’90s Teenage Mutant Ninja Turtles Star Says TMNT Reboots Aren’t As Charming
Francois Chau, who played The Shredder in The Secret of the Ooze, says the new live-action movies aren’t as charming as the ’90s versions.
The secret of the mud the villainous François Chau says that the live-action Teenage Mutant Ninja Turtle reboots aren’t as charming as the originals. Crime Fighting Turtles first appeared in the comic pages of TMNT in 1984 and quickly became a national sensation. The successful transition to an animated TV show and the production of highly marketed action figures ultimately led to the release of three Teenage Mutant Ninja Turtles movies in the 90s.
It took over twenty years before Michael Bay attempted to reboot the franchise with his own live-action movie. The 2014 Teenage Mutant Ninja Turtles The film received mixed reactions from fans of previous releases. The most notable outcry came at the expense of the turtles’ new appearance. Unlike the originals, Bay used CGI to create the turtles and modified them to match his own artistic vision. The new heroes in a half-shell were huge compared to previous versions. Along with their enlarged size came increased strength and new outfits. The film performed well at the box office but generally received negative reviews from critics and audiences alike.
Due to its financial success, Hollywood attempted to give it a sequel, Out of the shadows. Sadly, it wasn’t as successful and brought in less than half the revenue of what its predecessor did. Once again, the film received its fair share of criticism. In an interview with ILiveInDallas, François Chau, who played The Shredder in Teenage Mutant Ninja Turtles II, explained why he thought reboots weren’t “as charming” as the original live-action movies. Read below to see why the nemesis of turtles thinks advancements in technology have diminished the TMNT movies.
… I enjoyed them both, but things are changing with new technology and stuff. I missed guys in suits a bit. It was a little more authentic. Maybe it was just my bias because I’m from that period. The CGI stuff in new movies changes a lot. They look good, but I don’t know. Turtles look a little different. When I looked at the first one, I was like, “Wow, these turtles are huge! In the first scene, you see them throwing those metal containers and you’re like, “Wow, they’re not like the little turtles hiding in the sewers.” So with the technological changes and the different style of the film, I didn’t think it was as charming as the originals.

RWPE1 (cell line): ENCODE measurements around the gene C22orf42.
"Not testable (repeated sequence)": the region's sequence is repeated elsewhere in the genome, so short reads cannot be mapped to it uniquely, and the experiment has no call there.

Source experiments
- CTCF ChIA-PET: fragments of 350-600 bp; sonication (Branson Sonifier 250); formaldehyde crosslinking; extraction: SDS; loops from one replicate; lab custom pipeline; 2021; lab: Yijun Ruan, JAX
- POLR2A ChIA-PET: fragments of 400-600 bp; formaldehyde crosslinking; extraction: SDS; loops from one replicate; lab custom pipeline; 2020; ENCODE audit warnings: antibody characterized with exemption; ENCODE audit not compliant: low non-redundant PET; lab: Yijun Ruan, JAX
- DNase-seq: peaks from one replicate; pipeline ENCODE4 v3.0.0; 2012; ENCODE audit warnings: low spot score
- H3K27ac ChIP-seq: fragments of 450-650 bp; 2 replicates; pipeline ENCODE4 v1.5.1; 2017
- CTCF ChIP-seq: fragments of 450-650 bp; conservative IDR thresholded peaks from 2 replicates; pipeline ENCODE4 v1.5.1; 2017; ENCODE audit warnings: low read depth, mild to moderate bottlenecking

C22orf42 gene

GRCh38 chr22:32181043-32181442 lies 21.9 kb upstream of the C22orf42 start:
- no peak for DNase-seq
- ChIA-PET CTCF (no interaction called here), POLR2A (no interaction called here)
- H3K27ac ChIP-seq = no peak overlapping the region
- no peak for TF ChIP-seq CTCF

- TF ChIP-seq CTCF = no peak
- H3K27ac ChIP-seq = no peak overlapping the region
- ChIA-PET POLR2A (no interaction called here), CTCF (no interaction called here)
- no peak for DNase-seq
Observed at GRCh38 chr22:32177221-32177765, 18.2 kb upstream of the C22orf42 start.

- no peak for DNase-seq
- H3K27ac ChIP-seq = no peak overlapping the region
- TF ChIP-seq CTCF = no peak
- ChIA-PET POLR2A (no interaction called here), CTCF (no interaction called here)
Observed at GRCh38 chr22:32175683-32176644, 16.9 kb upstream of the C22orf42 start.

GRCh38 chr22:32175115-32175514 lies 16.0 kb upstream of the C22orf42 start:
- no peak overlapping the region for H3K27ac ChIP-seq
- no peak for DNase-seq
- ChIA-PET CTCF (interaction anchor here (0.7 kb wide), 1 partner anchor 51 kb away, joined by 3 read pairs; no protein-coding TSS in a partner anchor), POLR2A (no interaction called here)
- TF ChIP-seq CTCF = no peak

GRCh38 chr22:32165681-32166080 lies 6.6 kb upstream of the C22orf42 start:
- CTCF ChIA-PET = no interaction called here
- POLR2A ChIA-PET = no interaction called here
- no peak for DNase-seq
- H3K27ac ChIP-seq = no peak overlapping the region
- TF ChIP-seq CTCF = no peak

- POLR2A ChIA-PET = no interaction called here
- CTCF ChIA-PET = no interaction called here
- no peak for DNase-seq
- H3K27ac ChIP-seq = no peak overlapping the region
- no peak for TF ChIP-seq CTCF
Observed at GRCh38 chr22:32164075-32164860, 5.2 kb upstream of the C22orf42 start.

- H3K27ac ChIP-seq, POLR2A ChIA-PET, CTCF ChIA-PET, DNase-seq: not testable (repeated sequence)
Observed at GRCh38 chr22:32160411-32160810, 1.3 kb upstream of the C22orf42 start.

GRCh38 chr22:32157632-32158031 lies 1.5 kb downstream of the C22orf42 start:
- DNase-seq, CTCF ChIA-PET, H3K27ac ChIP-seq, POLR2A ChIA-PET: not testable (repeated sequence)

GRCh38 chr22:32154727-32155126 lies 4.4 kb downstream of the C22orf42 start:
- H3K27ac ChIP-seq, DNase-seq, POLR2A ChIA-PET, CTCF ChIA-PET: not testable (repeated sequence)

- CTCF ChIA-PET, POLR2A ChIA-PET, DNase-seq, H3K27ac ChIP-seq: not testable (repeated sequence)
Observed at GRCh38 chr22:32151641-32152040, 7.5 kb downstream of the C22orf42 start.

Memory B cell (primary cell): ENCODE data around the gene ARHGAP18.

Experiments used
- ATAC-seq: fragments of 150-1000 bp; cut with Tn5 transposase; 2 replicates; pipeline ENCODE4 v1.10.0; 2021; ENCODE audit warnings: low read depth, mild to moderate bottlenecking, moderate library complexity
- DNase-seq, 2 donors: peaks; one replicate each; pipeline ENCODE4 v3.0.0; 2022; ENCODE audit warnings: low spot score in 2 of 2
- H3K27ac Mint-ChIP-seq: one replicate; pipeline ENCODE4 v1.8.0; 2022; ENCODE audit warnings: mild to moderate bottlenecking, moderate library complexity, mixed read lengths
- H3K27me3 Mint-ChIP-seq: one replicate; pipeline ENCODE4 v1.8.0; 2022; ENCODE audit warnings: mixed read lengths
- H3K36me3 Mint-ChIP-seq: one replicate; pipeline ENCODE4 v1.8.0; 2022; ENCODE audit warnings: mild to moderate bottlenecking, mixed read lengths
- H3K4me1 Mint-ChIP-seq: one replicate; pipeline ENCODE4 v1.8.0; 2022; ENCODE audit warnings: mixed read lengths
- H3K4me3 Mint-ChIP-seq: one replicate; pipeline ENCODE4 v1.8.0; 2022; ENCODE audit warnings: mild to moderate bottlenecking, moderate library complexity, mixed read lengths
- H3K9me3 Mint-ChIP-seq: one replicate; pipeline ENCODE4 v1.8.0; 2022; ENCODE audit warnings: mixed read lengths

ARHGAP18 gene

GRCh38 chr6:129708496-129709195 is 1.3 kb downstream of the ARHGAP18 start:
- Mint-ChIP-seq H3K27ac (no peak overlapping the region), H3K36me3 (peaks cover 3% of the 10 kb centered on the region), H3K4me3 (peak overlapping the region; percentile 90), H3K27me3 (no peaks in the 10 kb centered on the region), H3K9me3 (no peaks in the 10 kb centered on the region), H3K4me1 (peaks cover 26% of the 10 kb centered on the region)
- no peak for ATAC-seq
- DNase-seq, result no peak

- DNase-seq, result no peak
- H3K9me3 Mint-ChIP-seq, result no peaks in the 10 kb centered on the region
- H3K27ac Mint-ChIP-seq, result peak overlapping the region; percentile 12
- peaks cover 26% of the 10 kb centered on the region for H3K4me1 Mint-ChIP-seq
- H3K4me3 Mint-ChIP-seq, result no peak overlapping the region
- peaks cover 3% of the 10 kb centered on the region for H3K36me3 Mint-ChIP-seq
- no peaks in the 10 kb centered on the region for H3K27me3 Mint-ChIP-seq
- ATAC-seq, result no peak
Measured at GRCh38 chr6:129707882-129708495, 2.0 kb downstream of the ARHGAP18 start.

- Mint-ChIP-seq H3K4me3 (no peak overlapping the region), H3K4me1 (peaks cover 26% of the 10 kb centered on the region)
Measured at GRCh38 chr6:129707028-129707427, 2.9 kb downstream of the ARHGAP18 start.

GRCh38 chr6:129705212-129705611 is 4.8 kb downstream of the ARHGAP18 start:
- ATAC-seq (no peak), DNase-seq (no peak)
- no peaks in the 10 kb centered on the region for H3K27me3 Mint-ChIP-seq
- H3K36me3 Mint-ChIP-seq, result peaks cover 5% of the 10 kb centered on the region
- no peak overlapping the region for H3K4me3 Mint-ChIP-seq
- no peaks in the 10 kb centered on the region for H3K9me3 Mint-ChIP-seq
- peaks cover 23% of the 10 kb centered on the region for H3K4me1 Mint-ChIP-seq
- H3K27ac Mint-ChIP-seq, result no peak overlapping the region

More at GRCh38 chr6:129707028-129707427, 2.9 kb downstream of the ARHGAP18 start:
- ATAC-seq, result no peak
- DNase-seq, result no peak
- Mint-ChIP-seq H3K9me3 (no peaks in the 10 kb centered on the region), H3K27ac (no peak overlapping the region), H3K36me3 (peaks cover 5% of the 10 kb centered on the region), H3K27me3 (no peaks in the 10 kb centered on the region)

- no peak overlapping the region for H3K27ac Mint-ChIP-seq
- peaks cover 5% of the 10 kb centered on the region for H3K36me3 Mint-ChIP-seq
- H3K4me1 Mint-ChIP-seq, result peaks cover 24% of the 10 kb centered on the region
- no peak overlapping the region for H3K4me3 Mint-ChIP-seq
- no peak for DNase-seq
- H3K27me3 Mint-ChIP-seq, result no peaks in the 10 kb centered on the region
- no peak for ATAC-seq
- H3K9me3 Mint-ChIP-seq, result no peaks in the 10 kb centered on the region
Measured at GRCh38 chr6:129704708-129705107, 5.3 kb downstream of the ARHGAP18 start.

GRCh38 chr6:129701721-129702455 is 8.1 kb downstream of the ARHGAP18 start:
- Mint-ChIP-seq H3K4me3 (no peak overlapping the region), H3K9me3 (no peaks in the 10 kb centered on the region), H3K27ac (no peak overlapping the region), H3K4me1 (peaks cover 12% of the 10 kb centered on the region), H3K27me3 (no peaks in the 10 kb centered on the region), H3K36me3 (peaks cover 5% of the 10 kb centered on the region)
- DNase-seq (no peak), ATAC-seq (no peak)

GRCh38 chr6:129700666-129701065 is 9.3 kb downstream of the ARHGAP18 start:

Jim Henson helped design the costumes for the 90s movies. For the production, the actors wore heavy costumes and did the body movements while a panel of puppeteers controlled the facial movements. The combinations would have been difficult to do stunts, but they also provided a more realistic look to the movie that CGI has yet to match. However, the new TMNT films took advantage of the turtles’ newfound freedom of movement and created films largely focused on intense action sequences.
The graphics and action scenes are visually appealing, but they also seem to detract from the realism and nostalgia of the originals. Watching new movies is more like watching a Transformers imitation rather than a TMNT movie. They are entertaining and fun to watch, but they don’t elicit the same reactions as the ’90s versions. Teenage Mutant Ninja Turtles the originals have their own flaws, but they also prove that newer doesn’t necessarily mean better.
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